Is It Too Late For Microsoft to Make Nice?

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Funny what the threat of a government-sponsored breakup will do to whet a company's appetite for compromise. According to Sunday’s Washington Post, Microsoft has drafted a plan designed to address many of the primary charges brought by the government's antitrust case, while keeping the company whole. If the counteroffer is accepted, its provisions would essentially rewrite the company's disclosure and marketing policies. Among the terms of the offer: Consumers would be able to purchase PCs with Windows operating systems and without Internet Explorer; the company would not require computer makers to promote Microsoft products over other companies' offerings; and the holy grail of code would finally see the light of day: Microsoft's proposal would provide universal access to the company’s application programming interfaces.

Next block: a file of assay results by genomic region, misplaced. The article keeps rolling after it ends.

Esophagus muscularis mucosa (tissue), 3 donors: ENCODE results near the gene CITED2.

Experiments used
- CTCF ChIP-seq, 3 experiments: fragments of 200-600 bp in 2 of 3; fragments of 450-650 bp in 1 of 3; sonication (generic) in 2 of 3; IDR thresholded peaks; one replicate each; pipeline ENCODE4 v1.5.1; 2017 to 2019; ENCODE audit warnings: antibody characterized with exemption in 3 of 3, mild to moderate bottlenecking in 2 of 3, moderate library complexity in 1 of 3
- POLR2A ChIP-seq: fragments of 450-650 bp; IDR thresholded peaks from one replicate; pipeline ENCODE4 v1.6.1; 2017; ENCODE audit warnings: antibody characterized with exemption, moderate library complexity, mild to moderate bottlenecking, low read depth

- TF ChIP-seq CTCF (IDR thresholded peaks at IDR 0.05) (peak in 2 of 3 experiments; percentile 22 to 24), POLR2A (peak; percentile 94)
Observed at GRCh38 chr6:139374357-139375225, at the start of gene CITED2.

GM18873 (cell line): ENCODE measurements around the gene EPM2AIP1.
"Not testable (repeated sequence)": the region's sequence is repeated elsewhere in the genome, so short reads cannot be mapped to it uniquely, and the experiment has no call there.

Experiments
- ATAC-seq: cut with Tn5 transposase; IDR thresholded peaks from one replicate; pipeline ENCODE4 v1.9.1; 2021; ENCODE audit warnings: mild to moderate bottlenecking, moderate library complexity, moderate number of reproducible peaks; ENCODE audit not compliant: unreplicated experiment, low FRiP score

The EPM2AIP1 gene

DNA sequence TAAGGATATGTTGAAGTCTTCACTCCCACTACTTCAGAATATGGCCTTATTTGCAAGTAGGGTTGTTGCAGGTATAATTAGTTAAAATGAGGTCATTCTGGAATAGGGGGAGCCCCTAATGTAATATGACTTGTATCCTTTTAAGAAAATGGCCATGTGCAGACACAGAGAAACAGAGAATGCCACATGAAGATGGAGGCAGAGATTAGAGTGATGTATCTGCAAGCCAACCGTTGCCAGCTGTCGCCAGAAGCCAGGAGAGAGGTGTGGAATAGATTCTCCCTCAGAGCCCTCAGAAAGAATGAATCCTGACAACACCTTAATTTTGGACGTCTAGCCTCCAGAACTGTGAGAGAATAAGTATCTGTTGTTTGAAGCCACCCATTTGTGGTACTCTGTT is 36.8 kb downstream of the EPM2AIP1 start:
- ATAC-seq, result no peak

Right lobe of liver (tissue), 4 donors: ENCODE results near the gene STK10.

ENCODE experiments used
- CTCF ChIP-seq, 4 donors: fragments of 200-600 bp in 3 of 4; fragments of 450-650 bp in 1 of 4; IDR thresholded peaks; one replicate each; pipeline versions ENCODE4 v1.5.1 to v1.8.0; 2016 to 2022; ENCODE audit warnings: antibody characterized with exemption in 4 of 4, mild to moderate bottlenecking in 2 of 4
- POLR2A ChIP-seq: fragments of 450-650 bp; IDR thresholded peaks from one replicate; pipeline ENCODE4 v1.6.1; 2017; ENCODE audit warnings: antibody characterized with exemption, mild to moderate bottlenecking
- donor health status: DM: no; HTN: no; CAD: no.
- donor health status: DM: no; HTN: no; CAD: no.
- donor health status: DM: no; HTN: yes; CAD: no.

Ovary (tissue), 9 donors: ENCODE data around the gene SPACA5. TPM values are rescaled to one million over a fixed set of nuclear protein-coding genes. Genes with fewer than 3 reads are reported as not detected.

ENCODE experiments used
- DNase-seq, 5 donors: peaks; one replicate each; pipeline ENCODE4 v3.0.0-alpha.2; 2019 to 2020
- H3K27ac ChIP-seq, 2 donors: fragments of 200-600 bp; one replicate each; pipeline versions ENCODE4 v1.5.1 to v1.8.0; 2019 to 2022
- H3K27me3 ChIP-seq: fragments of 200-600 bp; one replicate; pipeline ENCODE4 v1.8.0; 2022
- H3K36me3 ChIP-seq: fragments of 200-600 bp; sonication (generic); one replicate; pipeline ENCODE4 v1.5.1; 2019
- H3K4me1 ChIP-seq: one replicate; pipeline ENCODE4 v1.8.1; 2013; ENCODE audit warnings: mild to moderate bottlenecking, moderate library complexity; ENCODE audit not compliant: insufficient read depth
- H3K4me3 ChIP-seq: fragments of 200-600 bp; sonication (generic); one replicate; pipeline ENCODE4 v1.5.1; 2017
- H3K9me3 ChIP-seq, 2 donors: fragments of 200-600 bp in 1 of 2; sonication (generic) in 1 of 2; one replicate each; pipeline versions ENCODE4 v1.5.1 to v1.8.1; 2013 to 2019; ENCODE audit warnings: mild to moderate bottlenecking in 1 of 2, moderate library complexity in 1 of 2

As anyone who's kept an eye on this case knows, this attitude signifies a novel approach for Microsoft. Throughout the course of the government's antitrust investigation, the software giant has publicly struck something of a confrontational stance, defiantly rejecting criticism, staunchly defending the legality of company initiatives and pursuing business as usual back in Redmond. Sunday's reports of compromise, however, suggest that behind the scenes Gates et al. may have acknowledged not only the strength of the government's case, but also the growing tide of anti-Microsoft feeling among consumers.

Unfortunately for Gates, the saga looks set to continue despite all the recent, promising overtures: The Post story suggests the plan does not quite live up to a proposal Microsoft offered informally prior to U.S. District Judge Thomas Penfield Jackson's initial ruling against the company. If that opinion is widely held, Microsoft could suffer; any public perception that Microsoft is trying to loosen the noose around its neck will likely be met with widespread ire among consumers — and, perhaps more important, within Judge Penfield Jackson's chambers.